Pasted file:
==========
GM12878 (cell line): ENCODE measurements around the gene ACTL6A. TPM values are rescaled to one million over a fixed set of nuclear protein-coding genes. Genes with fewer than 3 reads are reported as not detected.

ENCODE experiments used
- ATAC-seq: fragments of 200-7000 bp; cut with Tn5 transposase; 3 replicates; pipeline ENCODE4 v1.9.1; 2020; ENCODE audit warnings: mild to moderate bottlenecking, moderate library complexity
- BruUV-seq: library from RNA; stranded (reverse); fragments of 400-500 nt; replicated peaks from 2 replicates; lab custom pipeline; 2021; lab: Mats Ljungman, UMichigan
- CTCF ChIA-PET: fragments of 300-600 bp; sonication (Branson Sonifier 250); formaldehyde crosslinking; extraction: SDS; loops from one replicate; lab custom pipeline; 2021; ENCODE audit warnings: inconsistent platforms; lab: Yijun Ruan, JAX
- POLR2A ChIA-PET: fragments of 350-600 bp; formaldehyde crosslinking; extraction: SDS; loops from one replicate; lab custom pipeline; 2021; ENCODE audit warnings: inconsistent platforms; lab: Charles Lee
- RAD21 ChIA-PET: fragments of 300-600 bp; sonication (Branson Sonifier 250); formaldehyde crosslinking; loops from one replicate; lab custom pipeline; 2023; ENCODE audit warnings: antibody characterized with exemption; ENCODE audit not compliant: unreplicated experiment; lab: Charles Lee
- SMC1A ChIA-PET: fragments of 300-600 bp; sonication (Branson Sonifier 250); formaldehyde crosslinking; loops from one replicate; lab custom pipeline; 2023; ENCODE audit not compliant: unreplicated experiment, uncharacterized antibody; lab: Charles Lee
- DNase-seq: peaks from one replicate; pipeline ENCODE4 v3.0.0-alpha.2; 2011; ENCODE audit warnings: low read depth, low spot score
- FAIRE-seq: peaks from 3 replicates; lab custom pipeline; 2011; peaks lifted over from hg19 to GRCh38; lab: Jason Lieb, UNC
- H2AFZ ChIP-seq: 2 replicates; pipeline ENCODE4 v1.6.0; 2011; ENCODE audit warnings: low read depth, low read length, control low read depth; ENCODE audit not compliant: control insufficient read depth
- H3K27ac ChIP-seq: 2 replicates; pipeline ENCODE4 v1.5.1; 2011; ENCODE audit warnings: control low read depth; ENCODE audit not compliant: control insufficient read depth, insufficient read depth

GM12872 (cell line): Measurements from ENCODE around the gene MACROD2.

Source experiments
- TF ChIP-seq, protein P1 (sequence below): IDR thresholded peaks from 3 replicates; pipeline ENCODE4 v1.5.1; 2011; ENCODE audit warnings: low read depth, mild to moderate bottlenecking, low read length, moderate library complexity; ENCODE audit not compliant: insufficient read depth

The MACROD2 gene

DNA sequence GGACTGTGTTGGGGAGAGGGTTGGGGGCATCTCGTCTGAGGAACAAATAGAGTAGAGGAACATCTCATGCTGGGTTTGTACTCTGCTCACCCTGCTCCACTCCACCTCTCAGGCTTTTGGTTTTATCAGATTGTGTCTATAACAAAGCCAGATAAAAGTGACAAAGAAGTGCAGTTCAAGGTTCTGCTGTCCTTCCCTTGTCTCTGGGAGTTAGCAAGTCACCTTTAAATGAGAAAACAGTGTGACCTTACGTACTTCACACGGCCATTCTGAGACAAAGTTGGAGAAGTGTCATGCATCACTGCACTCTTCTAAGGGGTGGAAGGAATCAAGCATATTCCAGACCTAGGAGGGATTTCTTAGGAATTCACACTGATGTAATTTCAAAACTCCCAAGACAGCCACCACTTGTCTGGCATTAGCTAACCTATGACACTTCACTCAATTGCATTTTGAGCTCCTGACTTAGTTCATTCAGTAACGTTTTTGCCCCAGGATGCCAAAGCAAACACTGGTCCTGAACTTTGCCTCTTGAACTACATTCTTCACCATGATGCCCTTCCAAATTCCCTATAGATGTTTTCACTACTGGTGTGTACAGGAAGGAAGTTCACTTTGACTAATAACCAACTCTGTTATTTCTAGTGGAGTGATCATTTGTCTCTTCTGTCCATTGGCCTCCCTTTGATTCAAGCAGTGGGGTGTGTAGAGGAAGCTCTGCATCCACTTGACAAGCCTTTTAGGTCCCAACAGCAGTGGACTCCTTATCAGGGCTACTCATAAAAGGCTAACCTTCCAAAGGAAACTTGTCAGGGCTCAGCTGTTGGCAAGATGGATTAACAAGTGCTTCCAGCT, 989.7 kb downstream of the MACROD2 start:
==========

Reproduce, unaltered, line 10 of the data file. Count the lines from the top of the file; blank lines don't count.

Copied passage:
- FAIRE-seq: peaks from 3 replicates; lab custom pipeline; 2011; peaks lifted over from hg19 to GRCh38; lab: Jason Lieb, UNC